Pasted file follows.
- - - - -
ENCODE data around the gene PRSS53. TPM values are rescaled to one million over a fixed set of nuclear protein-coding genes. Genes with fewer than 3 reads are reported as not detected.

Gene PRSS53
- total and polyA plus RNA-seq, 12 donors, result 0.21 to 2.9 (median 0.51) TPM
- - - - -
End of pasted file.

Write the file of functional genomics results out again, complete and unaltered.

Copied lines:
ENCODE data around the gene PRSS53. TPM values are rescaled to one million over a fixed set of nuclear protein-coding genes. Genes with fewer than 3 reads are reported as not detected.

Gene PRSS53
- total and polyA plus RNA-seq, 12 donors, result 0.21 to 2.9 (median 0.51) TPM